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Material advancements allowed for significant transformations in twentieth-century women’s swimwear. Swimming became a competitive sport, and women started to compete in the Olympics in 1912.
Australian swimmer Anette Kellerman is credited with the modernization of female swimwear. She was invited to perform in front of the British Royal Family in 1905, but her swimsuit was prohibited as it was tight-fitting and showed the lower half of her legs. So she sewed black stockings onto her swimsuit.
Swimwear is loosely defined as a category of garment often worn when participating in swimming or bathing activities.
Swimwear is expected to fulfil different requirements:
Exploring the history of female swimwear gives insight into fashion trends, and technological advancements in materials and design and explores female liberation.
Sea bathing became popular as a recreational activity. Bathing in the sea provided health benefits for both women and men but immersing oneself completely was not seen as sufficiently feminine.
Women would wear loose, open gowns similar to the chemise which were more comfortable to wear in the water when compared to more restrictive day clothes.
The gown was made from linen with small lead weights sewn into each quarter of the dress to ensure the dress did not float up.
In 2008 Speedo launched a body-length swimsuit made from elastane-nylon and polyurethane, which gave these swimsuits an unfair advantage due to their hydrodynamic properties.
Following their use in the 2008 Beijing Olympics, the regulations for swimwear were revised. Women's swimwear could only be shoulder to knee-length.
The 1930s gave way to the health and fitness movement, favouring fit and healthy female physiques.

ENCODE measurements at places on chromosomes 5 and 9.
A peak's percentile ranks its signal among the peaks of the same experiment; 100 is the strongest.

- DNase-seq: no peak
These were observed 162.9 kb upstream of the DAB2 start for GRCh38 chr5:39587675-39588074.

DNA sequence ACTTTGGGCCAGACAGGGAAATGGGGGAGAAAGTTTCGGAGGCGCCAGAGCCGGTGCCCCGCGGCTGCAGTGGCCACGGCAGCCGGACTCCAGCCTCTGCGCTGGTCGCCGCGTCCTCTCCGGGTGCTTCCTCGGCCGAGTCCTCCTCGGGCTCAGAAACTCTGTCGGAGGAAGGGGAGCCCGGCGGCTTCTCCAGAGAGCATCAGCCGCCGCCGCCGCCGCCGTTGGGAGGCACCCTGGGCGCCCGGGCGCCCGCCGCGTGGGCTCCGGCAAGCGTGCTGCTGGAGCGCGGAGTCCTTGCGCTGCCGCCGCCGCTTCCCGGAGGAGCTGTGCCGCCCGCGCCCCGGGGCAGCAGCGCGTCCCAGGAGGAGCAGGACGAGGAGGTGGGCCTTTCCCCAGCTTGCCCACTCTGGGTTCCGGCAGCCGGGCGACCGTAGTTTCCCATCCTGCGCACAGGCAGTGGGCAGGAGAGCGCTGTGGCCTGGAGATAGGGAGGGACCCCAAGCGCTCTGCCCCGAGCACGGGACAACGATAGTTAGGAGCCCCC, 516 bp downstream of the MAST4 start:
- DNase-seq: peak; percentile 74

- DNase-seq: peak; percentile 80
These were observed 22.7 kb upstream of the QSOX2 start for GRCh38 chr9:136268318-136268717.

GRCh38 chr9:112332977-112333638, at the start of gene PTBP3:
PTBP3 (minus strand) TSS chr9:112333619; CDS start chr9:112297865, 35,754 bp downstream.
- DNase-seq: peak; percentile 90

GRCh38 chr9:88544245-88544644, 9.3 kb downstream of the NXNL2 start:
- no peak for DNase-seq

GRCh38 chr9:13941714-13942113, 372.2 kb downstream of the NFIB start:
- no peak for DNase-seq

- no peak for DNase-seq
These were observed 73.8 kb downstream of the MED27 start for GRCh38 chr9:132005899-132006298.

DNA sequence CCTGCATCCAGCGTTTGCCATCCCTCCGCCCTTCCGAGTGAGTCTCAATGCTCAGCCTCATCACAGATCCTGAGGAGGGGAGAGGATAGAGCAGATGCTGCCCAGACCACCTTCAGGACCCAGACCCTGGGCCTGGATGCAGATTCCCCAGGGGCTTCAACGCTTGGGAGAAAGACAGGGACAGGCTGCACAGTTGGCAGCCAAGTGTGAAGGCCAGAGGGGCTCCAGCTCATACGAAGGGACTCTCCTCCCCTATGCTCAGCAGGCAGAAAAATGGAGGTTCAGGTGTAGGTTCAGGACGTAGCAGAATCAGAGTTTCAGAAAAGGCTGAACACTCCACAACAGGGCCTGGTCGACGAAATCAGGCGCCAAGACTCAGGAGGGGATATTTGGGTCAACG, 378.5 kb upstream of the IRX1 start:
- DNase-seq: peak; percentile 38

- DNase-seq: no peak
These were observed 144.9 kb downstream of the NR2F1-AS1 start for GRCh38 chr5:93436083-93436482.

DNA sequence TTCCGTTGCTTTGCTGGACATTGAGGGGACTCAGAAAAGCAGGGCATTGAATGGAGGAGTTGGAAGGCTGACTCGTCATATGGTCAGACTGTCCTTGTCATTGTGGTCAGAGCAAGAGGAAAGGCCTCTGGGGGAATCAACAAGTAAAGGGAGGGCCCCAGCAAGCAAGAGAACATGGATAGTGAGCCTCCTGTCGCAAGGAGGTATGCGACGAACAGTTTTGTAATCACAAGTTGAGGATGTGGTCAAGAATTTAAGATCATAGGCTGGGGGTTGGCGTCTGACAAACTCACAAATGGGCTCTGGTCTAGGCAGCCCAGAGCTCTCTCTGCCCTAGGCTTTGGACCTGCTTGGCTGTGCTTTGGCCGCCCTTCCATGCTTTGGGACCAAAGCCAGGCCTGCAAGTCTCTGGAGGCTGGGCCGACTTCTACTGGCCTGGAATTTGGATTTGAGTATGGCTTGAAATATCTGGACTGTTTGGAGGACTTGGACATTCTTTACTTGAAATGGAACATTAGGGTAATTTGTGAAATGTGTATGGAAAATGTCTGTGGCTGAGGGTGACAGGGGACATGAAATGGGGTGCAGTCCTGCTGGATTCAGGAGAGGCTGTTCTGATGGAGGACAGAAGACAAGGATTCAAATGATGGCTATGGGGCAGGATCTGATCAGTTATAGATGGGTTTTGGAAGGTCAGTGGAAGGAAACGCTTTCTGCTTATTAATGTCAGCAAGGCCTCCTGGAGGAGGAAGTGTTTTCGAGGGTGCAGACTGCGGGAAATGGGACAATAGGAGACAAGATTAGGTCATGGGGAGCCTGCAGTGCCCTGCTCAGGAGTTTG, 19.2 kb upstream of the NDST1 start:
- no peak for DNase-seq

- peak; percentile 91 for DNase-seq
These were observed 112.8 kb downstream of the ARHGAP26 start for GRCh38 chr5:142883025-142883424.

In 1956, Speedo first introduced nylon into swimwear, and in the 1970s, Speedo added elastane into their swimwear. The combination of elastane and nylon significantly reduced water drag and improved the durability of swimwear.
During the 1960s, designers started selling ready-to-wear swimwear.
In the 1910s, Jantzen was the leading producer of bathing suits. Jantzen first produced 'woollen suits' for rowing clubs, but its popularity cause Jantzen to market it to a wider audience. In 1921, Jantzen referred to the garment as a swimsuit.
After the First World War, women’s swimwear trends began to differ across continents. American and European women wore knitted swimwear, but it tended to become misshapen when wet, jeopardising the modesty of the swimsuits.
During the Victorian era, women wore bathing dresses with high necks, long sleeves, and knee-length skirts.
Linen and wool fabrics were used with belts at the waist. Women would wear bloomer-like trousers under the bathing dress to maintain their modesty.
Towards the end of the Victorian era, a one-piece garment became popular, where the blouse was attached to the trousers. Women wore a mid-calf-length skirt on top to divert attention from the wearer's figure.
The design of the bikini is credited to two separate designers who introduced the revolutionary garment at the same time.
Lastex yarn was invented in 1931 and became a game-changer for swimwear. Lastex would often be combined with artificial fibres such as rayon resulting in a stretchy and shiny fabric that would hold its form in and out of the water. Swimsuits could now be produced in a much larger range of colours and prints.
At the end of the 1940s, Christian Dior launched his New Look, which consisted of nipped-in waists and full skirts, which shifted the trend to feminine and hourglass figures for women.
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